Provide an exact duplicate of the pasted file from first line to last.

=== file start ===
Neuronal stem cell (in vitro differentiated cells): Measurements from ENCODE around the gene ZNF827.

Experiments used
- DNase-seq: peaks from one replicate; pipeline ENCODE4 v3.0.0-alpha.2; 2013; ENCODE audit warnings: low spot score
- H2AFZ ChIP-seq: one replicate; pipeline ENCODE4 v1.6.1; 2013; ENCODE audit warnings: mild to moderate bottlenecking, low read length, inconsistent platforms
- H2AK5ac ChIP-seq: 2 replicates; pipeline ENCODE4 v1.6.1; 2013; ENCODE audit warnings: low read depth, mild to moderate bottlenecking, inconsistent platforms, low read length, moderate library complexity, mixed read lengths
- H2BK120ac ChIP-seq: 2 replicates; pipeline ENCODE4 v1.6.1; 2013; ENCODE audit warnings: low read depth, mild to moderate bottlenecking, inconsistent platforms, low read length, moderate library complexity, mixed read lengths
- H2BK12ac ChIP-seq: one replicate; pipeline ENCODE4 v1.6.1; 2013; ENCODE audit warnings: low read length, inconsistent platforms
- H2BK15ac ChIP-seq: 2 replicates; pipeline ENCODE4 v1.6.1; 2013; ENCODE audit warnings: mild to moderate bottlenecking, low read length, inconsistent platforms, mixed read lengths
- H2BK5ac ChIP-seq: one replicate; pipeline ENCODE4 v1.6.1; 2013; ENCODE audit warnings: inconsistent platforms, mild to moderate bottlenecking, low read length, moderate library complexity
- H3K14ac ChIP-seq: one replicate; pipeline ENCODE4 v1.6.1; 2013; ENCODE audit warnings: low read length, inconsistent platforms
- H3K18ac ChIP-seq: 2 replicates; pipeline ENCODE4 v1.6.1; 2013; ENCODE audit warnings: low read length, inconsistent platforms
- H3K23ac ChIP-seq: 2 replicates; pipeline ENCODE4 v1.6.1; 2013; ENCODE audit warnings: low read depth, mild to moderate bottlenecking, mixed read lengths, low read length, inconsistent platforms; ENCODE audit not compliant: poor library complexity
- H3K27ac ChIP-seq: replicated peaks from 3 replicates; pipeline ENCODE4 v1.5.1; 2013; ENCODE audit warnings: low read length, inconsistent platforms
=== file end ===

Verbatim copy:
Neuronal stem cell (in vitro differentiated cells): Measurements from ENCODE around the gene ZNF827.

Experiments used
- DNase-seq: peaks from one replicate; pipeline ENCODE4 v3.0.0-alpha.2; 2013; ENCODE audit warnings: low spot score
- H2AFZ ChIP-seq: one replicate; pipeline ENCODE4 v1.6.1; 2013; ENCODE audit warnings: mild to moderate bottlenecking, low read length, inconsistent platforms
- H2AK5ac ChIP-seq: 2 replicates; pipeline ENCODE4 v1.6.1; 2013; ENCODE audit warnings: low read depth, mild to moderate bottlenecking, inconsistent platforms, low read length, moderate library complexity, mixed read lengths
- H2BK120ac ChIP-seq: 2 replicates; pipeline ENCODE4 v1.6.1; 2013; ENCODE audit warnings: low read depth, mild to moderate bottlenecking, inconsistent platforms, low read length, moderate library complexity, mixed read lengths
- H2BK12ac ChIP-seq: one replicate; pipeline ENCODE4 v1.6.1; 2013; ENCODE audit warnings: low read length, inconsistent platforms
- H2BK15ac ChIP-seq: 2 replicates; pipeline ENCODE4 v1.6.1; 2013; ENCODE audit warnings: mild to moderate bottlenecking, low read length, inconsistent platforms, mixed read lengths
- H2BK5ac ChIP-seq: one replicate; pipeline ENCODE4 v1.6.1; 2013; ENCODE audit warnings: inconsistent platforms, mild to moderate bottlenecking, low read length, moderate library complexity
- H3K14ac ChIP-seq: one replicate; pipeline ENCODE4 v1.6.1; 2013; ENCODE audit warnings: low read length, inconsistent platforms
- H3K18ac ChIP-seq: 2 replicates; pipeline ENCODE4 v1.6.1; 2013; ENCODE audit warnings: low read length, inconsistent platforms
- H3K23ac ChIP-seq: 2 replicates; pipeline ENCODE4 v1.6.1; 2013; ENCODE audit warnings: low read depth, mild to moderate bottlenecking, mixed read lengths, low read length, inconsistent platforms; ENCODE audit not compliant: poor library complexity
- H3K27ac ChIP-seq: replicated peaks from 3 replicates; pipeline ENCODE4 v1.5.1; 2013; ENCODE audit warnings: low read length, inconsistent platforms